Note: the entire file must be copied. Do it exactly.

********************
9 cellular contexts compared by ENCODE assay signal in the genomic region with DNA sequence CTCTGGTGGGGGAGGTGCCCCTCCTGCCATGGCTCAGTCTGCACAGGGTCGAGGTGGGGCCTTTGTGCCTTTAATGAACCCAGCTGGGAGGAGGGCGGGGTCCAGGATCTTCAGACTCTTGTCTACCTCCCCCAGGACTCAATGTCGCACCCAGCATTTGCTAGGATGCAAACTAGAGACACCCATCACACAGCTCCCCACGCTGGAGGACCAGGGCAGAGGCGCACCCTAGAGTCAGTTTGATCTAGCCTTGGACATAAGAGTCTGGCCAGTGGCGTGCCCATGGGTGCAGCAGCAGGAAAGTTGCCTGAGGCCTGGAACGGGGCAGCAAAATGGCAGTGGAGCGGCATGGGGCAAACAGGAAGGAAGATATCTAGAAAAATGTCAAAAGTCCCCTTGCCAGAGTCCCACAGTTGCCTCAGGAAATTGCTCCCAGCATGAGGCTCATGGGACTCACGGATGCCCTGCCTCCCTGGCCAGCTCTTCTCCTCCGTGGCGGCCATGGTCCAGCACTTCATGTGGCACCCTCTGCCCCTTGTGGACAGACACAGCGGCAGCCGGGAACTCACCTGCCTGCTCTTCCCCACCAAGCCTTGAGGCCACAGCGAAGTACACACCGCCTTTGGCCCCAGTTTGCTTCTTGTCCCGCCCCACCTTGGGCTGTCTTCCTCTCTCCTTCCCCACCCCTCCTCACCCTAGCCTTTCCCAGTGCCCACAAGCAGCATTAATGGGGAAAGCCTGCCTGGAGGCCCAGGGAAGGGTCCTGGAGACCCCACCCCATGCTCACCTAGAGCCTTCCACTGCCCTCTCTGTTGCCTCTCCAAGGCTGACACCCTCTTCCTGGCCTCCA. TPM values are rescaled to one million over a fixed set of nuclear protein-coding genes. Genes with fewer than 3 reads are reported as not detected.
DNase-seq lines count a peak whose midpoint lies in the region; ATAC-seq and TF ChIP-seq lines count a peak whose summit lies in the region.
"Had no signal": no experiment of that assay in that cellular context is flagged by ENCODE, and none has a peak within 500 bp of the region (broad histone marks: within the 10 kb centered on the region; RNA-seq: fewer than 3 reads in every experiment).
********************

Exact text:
9 cellular contexts compared by ENCODE assay signal in the genomic region with DNA sequence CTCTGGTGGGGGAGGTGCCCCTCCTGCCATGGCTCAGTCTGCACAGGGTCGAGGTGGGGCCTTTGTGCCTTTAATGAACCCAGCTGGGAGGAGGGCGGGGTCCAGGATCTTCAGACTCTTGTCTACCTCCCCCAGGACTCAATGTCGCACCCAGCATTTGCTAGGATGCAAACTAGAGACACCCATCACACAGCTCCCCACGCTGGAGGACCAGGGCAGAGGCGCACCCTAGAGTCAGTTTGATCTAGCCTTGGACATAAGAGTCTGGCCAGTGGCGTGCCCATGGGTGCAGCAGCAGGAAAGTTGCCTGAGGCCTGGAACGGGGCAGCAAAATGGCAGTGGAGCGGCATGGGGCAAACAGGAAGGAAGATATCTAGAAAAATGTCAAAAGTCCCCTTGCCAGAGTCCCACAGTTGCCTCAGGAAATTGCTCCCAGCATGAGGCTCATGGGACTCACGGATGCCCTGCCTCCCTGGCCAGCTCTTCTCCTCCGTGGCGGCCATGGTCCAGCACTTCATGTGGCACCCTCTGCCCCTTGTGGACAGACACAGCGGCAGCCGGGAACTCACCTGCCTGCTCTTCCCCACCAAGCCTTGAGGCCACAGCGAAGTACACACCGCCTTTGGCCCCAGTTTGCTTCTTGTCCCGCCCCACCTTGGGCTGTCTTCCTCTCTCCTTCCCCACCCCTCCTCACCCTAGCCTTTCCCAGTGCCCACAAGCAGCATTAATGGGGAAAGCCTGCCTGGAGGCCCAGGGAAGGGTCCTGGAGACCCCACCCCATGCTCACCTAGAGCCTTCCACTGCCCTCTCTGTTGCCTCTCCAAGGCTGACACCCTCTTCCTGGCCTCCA. TPM values are rescaled to one million over a fixed set of nuclear protein-coding genes. Genes with fewer than 3 reads are reported as not detected.
DNase-seq lines count a peak whose midpoint lies in the region; ATAC-seq and TF ChIP-seq lines count a peak whose summit lies in the region.
"Had no signal": no experiment of that assay in that cellular context is flagged by ENCODE, and none has a peak within 500 bp of the region (broad histone marks: within the 10 kb centered on the region; RNA-seq: fewer than 3 reads in every experiment).